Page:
Functional Analytic Psychotherapy (FAP)

Functional Analytic Psychotherapy (FAP) is a behavioral, relational approach to psychotherapy in which problematic client behaviors are collaboratively identified and gradually shaped towards greater effectiveness as they show up “live” within the client-therapist relationship. At the outset of therapy, clients are asked to identify their treatment goals. That is, what are their dreams and deepest desires? How do they define their best self? What do they feel compelled to move towards over the course of their life? From this discussion, behavioral targets are collaboratively determined: which old problematic behaviors are maintaining their current “stuckness” in life, and what new adaptive behaviors would move them towards the life they desire and the person they desire to be?

Although it may seem surprising, these very same problematic behaviors have a tendency to show up naturally in the therapy relationship over time. To accelerate this process, FAP therapists create authentic, emotional, and mutually vulnerable relationships and interactions which evoke these very behaviors. This offers FAP therapists a significant advantage: rather than trying to shape behaviors occurring elsewhere at some future time, FAP is supercharged by the provision of honest feedback and reinforcement of client behaviors occurring right in the moment. Consider this metaphor: would you rather hire a personal trainer to meet with you between your workouts to advise you about your training regimen, or would you prefer your trainer to coach you while you workout, so they could offer feedback as they observe your behaviors, cheerlead your effort, notice the little habits that are holding you back, and celebrate with you each small and large victory in its vital moment?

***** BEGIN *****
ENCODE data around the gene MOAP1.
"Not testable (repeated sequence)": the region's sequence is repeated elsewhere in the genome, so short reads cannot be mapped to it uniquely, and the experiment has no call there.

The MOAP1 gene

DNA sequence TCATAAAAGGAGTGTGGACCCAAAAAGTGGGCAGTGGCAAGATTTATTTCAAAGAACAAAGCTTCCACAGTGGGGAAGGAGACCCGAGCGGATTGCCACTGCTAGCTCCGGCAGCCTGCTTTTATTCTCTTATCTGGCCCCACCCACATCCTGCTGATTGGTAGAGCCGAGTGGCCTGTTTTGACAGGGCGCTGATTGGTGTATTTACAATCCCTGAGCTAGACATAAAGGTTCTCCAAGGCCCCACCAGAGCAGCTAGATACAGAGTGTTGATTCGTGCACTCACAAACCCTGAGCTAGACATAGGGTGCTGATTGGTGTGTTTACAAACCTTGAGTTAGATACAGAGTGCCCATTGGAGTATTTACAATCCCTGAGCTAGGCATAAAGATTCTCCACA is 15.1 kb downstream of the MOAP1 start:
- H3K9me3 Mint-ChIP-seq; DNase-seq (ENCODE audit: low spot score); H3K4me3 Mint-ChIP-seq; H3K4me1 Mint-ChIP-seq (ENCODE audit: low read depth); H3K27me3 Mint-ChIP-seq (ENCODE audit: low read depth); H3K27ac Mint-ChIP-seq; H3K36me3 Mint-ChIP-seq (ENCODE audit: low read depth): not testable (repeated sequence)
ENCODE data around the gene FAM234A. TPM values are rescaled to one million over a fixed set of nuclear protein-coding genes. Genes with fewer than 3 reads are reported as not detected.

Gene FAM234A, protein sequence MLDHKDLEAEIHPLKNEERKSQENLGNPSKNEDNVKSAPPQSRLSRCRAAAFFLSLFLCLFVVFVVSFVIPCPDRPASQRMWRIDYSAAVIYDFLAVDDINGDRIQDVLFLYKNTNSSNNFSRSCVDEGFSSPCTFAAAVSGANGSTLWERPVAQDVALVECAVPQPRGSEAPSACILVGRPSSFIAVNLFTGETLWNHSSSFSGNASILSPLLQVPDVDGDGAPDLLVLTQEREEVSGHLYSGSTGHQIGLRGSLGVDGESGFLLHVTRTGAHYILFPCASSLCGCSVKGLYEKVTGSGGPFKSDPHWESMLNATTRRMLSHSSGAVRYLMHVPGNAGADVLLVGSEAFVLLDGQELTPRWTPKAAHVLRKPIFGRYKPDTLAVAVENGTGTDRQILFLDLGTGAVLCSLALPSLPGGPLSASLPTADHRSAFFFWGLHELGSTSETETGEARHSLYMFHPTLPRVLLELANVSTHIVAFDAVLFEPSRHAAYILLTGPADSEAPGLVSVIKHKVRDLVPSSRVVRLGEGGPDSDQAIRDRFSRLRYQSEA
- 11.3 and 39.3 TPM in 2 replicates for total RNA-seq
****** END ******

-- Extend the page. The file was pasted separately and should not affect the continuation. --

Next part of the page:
Great care is taken by FAP therapists to be compassionate, loving, and genuine when responding to problematic behaviors arising within the client-therapist relationship. Emphasis is placed on helping to strengthen the adaptive behaviors that are necessary for clients to create and maintain close relationships and to live meaningful lives.



Kohlenberg, Kanter, Bolling, Parker, & Tsai, 2002

Gaynor & Lawrence, 2002

Kanter, Schildcrout and Kohlenberg, 2005

Busch, Callaghan, Kanter, Baruch & Weeks, 2010

Landes, Kanter, Weeks, & Busch, 2013